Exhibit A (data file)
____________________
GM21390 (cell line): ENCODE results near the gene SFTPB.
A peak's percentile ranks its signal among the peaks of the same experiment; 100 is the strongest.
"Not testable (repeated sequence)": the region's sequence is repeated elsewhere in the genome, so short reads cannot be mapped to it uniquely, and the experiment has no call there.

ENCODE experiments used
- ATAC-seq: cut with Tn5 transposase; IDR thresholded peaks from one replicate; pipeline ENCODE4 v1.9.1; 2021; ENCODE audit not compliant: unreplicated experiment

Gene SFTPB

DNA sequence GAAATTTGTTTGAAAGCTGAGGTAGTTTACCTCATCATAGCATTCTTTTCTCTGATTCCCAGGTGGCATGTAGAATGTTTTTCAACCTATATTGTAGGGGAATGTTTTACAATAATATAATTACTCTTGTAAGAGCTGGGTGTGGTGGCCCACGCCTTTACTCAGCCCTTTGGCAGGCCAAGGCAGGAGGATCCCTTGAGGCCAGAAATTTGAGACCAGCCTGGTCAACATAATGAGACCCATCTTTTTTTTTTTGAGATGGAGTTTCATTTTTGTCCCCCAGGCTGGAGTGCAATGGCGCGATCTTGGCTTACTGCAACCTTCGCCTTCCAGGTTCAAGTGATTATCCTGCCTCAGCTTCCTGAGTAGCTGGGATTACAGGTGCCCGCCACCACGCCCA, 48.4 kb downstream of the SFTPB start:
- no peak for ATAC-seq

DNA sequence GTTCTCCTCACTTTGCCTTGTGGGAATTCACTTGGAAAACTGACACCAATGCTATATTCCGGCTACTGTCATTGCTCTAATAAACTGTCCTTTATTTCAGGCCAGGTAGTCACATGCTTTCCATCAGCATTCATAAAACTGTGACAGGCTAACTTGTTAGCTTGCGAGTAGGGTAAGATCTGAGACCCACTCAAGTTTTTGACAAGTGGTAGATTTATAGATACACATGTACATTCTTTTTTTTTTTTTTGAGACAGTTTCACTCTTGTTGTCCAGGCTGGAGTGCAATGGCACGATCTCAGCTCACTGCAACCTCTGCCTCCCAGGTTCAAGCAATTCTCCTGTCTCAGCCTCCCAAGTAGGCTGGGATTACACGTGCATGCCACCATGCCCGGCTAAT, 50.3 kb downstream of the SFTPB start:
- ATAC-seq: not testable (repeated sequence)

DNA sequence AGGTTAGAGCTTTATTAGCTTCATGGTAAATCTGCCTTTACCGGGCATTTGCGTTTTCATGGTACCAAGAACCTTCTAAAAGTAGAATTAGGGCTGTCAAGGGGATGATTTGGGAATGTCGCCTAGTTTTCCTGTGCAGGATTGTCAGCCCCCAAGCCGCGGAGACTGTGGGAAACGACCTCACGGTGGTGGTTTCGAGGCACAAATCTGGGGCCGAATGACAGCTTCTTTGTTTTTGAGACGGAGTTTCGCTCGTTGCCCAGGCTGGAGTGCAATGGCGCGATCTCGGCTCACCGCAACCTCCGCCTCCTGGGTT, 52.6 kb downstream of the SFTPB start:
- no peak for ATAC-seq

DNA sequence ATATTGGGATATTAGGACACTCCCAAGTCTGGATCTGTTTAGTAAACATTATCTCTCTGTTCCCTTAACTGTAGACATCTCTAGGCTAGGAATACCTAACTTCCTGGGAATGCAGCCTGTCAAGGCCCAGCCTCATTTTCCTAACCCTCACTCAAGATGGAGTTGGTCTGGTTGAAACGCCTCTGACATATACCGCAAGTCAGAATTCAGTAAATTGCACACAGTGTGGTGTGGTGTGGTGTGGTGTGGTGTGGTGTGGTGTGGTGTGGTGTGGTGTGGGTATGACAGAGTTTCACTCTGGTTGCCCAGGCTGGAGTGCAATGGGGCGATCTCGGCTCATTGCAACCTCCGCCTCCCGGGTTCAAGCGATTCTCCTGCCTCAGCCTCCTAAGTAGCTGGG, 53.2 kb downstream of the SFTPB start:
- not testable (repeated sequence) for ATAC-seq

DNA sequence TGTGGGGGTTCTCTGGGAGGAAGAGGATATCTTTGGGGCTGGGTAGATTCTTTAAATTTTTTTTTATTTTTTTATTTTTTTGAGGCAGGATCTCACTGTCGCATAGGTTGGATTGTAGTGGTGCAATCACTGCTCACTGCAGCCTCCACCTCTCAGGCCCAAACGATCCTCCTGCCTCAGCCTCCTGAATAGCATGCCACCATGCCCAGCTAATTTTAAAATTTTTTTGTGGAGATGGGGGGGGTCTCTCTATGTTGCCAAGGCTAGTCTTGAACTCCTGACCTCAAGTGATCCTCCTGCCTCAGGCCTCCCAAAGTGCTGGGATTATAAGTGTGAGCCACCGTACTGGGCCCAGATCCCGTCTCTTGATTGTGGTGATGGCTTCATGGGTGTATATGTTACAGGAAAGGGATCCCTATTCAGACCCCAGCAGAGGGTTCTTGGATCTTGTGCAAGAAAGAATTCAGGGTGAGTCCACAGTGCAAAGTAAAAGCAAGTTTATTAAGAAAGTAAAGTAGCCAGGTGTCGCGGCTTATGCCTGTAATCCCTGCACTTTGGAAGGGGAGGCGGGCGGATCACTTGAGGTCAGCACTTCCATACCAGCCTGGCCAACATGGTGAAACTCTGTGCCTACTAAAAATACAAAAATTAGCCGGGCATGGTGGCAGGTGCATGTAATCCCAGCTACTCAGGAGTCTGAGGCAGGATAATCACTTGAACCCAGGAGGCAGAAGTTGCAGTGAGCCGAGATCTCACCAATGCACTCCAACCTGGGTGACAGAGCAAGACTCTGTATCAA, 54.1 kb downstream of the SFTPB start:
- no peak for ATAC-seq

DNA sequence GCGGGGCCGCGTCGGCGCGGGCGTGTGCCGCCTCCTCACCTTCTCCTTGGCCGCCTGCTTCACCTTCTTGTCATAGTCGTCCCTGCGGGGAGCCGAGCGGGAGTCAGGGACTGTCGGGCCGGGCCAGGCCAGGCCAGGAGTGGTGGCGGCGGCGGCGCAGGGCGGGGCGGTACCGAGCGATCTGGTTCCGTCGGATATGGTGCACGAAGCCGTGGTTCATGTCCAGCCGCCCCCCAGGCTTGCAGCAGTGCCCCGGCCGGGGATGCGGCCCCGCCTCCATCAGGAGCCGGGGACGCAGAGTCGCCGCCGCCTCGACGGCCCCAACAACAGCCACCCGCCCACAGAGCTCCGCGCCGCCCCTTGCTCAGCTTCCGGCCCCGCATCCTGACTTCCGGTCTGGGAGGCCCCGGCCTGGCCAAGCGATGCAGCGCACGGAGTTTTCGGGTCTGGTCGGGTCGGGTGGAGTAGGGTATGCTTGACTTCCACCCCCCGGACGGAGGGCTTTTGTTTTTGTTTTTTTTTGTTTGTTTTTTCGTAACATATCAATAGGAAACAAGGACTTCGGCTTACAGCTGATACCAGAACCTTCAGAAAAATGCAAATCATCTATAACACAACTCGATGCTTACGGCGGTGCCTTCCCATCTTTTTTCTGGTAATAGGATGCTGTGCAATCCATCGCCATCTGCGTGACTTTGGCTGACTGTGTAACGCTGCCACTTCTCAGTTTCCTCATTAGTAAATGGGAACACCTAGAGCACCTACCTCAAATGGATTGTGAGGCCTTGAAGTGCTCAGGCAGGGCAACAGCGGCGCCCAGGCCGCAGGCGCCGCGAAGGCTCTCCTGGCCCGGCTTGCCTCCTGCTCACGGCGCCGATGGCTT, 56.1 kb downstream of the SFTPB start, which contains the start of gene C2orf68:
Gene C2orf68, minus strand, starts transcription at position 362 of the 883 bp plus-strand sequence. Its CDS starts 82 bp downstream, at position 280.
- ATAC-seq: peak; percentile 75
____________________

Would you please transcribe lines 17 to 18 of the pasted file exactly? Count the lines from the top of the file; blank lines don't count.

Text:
DNA sequence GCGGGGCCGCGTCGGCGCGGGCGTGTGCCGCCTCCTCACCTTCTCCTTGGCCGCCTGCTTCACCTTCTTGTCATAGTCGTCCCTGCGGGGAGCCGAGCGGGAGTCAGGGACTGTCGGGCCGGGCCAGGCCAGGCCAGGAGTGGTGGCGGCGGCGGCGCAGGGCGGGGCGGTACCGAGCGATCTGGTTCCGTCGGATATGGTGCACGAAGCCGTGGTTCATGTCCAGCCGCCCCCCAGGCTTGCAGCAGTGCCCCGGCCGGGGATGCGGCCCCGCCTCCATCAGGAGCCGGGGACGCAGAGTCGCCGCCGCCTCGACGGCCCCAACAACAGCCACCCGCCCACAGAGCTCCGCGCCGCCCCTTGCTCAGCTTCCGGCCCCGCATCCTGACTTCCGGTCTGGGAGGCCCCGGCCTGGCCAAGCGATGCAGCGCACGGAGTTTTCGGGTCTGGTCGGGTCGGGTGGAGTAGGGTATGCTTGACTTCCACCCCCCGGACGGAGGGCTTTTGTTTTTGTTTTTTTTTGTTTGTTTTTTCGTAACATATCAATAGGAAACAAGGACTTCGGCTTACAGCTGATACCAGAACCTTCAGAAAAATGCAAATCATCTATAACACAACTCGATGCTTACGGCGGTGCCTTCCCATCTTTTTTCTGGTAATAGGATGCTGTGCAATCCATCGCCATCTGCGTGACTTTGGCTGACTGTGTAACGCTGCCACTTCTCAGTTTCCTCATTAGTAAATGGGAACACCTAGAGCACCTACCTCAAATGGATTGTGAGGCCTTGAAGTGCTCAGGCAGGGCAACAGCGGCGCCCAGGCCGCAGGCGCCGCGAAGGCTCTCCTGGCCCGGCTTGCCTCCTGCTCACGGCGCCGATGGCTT, 56.1 kb downstream of the SFTPB start, which contains the start of gene C2orf68:
Gene C2orf68, minus strand, starts transcription at position 362 of the 883 bp plus-strand sequence. Its CDS starts 82 bp downstream, at position 280.